We’ve spent five years working on the house so far, and all that time the barn out back has been slowly leaning and settling as the wooden sill plates rotted away. It’s time to turn to the other structure in the drawing at the top of this blog: the barn.
I’m currently contemplating the “straightening” step, and some recent research led me to River Road Ramblings, which had good detail confirming essentially what I had in mind. It also got me motivated enough to start catching up on progress with the barn so far. If you have an Instagram account, flachsreude will provide some real inspiration as they are starting with a larger, older house and barn in Germany with a lot more work to do.
Our barn has three sections in the old drawing, two of which are still standing. The shed roof off the back is gone, though we can still see where it was attached.
Some time before we bought the house, a tree fell on the barn roof in a storm, damaging the section closest to the house. That sat for some time, letting water in, but was eventually patched with a flat rubber roof and vinyl siding.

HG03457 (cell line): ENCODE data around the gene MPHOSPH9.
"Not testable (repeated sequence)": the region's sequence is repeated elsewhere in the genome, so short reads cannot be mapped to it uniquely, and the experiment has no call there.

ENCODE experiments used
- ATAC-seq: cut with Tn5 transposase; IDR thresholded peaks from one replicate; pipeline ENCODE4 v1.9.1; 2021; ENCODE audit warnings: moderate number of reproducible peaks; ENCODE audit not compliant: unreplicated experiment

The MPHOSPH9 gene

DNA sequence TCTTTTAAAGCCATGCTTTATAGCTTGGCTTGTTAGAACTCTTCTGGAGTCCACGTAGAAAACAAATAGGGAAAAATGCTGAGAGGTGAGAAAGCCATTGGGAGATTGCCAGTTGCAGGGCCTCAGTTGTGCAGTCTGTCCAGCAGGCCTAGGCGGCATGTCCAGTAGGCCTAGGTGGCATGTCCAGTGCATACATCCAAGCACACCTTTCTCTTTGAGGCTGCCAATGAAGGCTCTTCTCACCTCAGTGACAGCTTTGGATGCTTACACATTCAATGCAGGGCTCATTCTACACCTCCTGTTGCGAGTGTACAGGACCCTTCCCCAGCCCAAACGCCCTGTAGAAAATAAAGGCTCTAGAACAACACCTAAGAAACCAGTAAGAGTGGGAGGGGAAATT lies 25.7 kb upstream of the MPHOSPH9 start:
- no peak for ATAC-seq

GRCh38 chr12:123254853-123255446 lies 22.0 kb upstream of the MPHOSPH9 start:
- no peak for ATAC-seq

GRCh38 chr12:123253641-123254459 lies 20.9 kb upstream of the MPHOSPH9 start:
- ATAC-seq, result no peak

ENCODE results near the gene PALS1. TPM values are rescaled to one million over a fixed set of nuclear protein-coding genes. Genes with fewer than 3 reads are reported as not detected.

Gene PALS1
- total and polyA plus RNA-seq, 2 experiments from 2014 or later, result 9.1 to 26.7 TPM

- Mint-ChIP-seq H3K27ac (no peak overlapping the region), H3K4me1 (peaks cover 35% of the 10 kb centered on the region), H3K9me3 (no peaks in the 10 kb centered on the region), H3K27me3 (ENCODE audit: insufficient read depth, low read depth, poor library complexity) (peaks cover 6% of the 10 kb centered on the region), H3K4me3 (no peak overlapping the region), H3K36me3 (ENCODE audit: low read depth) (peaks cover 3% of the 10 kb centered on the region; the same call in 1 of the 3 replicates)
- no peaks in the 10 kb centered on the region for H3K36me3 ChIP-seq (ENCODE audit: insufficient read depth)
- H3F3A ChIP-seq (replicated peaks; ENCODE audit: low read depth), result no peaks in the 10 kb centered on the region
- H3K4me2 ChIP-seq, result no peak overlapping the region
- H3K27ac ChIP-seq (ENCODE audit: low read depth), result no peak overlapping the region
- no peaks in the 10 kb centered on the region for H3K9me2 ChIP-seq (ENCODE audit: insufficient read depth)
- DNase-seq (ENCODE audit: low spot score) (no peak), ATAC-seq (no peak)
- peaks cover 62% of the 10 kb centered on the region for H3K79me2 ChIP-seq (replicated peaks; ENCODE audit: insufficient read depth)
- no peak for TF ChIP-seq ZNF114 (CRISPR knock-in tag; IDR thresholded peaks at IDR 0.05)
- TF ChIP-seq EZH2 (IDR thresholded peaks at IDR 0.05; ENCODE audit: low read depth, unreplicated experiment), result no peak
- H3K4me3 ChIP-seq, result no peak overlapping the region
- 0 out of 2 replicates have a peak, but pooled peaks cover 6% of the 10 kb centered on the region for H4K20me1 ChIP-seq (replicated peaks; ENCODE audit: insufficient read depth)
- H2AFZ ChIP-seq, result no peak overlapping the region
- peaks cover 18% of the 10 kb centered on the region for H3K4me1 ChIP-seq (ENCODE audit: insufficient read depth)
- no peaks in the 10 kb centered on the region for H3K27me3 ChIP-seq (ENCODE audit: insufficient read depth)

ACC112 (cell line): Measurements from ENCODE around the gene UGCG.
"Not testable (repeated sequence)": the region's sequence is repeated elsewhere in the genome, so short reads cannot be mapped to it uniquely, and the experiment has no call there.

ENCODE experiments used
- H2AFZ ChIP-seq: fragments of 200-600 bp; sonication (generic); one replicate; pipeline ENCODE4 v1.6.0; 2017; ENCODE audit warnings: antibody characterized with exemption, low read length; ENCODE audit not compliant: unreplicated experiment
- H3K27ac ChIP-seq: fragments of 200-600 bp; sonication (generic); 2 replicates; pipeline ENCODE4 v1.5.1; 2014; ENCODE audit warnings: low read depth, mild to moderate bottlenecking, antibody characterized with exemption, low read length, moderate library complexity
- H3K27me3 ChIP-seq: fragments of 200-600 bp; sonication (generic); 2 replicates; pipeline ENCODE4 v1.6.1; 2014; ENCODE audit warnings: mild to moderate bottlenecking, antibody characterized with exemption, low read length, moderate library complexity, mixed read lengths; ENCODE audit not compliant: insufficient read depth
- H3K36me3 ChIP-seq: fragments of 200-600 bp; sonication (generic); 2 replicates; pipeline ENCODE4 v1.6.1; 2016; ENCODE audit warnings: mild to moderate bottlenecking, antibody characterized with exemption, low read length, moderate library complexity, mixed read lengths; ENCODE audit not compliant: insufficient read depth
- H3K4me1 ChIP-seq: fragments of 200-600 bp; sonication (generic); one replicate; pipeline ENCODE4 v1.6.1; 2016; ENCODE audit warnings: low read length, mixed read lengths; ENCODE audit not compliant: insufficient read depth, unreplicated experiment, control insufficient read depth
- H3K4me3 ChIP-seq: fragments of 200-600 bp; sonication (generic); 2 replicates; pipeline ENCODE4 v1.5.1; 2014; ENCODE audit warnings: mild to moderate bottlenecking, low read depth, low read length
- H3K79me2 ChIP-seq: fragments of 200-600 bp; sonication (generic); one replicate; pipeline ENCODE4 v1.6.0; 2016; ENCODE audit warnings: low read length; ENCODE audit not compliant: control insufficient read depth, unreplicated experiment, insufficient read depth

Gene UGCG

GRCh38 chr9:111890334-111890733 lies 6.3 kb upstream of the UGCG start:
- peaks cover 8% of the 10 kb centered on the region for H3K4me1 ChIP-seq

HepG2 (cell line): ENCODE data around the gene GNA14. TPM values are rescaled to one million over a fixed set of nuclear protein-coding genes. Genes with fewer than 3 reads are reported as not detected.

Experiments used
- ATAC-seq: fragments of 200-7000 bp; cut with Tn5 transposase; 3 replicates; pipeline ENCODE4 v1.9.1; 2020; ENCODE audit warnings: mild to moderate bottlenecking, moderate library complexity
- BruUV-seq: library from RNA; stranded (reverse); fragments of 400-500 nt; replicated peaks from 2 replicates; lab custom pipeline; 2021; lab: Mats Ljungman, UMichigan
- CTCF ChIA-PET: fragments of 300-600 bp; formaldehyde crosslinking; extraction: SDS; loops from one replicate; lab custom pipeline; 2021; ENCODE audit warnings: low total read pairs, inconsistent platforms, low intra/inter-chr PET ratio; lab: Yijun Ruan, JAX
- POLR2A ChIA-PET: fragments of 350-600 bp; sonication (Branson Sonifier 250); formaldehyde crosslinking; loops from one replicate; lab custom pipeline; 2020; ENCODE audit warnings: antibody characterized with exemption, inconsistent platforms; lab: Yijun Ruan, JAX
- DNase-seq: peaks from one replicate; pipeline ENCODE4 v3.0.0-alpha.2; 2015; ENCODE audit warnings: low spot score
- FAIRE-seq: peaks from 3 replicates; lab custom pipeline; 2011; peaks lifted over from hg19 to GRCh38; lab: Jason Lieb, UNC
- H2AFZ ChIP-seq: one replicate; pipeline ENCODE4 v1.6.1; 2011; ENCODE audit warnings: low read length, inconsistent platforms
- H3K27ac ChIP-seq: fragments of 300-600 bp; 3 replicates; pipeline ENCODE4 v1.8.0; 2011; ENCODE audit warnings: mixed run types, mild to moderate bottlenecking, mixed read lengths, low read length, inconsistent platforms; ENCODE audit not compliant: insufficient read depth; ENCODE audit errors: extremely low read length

The combination of leaking roof and untreated wood sills resting on damp rock walls has taken a toll. The architect working on our house recommended removing and building new, but I’ve instead decided I could use another project… Besides, it has been here a while and was listed in the Pultneyville historic register application as a “contributing nineteenth-century frame barn”, so I’d like to try to save it. That, and I’m not sure how far down the list this would fall if we had to price out a whole new structure.
The damage is more apparent on the inside, where the rotted sill beams have led to settling and a noticeable lean to the building. The floor was wood over wooden joists. Judging by the dimensions of the joists, it looks like they were added in the 1950s or so, which pre-dated pressure treated lumber. Being so close to the wet dirt under the barn, they’ve mostly rotted away.
The first step, though, was removing the accumulation of stuff that barns collect.
Some of the material was from the house, so needed to be saved for potential reuse. Other items, like the wood stove shown above, had been in the barn since we moved in. Finally digging it out, we found it to be a less exciting model from 1975.
The wall holding up those house parts looked from the outside like it had been a second door, which was more clear once everything was moved out of the way.
After cleaning out the north side of the barn, the “fun house” floor could be removed and the rotted floor joists taken to the dump. Now we could see more of what we had gotten ourselves into…
What’s left of floor joists and a sill beam from the south section of the barn.